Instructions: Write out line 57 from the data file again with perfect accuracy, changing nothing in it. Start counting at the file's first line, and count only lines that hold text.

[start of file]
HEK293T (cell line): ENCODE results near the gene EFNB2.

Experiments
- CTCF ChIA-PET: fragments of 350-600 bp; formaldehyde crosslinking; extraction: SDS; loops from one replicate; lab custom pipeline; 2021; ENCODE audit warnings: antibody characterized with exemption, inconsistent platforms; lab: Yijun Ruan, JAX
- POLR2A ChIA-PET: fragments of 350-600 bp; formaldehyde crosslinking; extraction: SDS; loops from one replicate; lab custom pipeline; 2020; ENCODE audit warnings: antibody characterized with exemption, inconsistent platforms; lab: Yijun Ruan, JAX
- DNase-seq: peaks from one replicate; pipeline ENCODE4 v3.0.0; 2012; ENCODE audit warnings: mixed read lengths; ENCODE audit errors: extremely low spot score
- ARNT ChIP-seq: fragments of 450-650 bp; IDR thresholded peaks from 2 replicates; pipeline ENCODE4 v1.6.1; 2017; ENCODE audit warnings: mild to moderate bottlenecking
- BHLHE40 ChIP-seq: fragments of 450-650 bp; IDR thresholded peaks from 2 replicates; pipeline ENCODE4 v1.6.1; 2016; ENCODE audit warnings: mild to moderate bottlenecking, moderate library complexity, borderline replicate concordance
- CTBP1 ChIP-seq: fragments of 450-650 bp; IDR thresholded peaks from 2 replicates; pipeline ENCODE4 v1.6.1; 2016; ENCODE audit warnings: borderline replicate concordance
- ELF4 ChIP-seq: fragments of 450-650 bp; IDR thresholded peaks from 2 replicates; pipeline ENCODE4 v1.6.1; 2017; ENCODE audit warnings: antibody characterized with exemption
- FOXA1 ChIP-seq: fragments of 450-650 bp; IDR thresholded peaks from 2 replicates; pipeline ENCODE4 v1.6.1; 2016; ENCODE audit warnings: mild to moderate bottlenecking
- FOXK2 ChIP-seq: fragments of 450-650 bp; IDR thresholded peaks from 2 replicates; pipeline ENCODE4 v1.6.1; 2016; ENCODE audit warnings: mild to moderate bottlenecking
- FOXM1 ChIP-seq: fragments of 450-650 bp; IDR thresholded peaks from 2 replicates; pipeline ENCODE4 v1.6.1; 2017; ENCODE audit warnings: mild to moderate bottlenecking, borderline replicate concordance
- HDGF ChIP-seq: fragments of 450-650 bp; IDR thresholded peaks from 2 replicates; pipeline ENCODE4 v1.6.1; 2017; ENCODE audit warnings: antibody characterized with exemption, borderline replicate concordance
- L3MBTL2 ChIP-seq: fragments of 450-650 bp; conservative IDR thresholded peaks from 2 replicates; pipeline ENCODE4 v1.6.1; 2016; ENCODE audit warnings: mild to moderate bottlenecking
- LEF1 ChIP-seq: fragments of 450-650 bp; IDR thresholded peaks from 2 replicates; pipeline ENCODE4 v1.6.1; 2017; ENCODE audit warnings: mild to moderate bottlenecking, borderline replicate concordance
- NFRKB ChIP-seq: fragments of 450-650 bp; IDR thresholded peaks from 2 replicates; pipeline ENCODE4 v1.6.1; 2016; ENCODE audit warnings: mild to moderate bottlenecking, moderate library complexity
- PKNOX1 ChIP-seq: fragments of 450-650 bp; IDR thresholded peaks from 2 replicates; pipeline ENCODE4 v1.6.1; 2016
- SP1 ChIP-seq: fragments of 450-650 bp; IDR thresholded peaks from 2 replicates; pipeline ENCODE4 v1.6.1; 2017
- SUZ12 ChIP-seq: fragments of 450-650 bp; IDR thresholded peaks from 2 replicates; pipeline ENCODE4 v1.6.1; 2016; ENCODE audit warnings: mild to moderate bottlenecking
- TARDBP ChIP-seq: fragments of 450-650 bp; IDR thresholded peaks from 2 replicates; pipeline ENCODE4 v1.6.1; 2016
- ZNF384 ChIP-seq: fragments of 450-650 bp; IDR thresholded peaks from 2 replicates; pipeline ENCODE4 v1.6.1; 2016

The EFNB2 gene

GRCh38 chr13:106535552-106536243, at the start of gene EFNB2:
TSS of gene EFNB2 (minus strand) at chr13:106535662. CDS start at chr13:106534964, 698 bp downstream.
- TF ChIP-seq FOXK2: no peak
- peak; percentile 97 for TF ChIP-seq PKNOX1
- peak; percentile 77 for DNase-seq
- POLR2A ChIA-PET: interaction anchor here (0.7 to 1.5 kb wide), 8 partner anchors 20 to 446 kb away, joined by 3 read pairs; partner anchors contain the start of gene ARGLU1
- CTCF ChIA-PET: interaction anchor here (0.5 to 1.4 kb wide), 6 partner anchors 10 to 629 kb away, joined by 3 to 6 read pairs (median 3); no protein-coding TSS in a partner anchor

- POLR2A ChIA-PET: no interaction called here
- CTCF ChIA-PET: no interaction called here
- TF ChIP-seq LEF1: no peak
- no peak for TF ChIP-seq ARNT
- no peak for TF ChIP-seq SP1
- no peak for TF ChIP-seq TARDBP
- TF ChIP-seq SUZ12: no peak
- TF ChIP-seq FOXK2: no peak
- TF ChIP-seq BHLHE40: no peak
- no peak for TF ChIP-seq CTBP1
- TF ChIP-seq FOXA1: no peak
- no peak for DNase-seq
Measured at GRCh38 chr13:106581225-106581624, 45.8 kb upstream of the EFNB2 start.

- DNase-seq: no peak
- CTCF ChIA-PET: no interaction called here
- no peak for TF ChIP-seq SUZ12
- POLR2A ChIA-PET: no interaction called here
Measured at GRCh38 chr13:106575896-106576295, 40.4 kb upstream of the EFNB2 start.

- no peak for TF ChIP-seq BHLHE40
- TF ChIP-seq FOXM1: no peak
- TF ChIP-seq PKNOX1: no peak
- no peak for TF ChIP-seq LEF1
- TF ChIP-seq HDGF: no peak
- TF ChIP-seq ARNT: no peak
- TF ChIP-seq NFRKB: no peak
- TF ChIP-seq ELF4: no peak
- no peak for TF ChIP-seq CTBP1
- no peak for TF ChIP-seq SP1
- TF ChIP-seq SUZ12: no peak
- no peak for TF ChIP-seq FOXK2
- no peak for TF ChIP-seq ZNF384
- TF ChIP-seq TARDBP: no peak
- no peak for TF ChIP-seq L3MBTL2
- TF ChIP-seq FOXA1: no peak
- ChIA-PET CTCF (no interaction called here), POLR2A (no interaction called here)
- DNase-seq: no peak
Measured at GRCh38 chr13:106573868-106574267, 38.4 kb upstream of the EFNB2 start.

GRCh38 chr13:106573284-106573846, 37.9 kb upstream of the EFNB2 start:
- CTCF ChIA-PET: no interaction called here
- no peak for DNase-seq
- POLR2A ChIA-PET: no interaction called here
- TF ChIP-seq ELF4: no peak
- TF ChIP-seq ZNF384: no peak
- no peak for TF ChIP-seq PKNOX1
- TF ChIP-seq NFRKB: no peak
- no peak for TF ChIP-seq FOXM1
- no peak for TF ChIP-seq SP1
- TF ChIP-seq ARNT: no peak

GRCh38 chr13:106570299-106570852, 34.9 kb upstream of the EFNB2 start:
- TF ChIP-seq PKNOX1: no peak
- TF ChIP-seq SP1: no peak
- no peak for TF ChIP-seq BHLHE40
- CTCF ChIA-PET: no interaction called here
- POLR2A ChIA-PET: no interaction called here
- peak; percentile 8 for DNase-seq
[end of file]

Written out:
- no peak for TF ChIP-seq SP1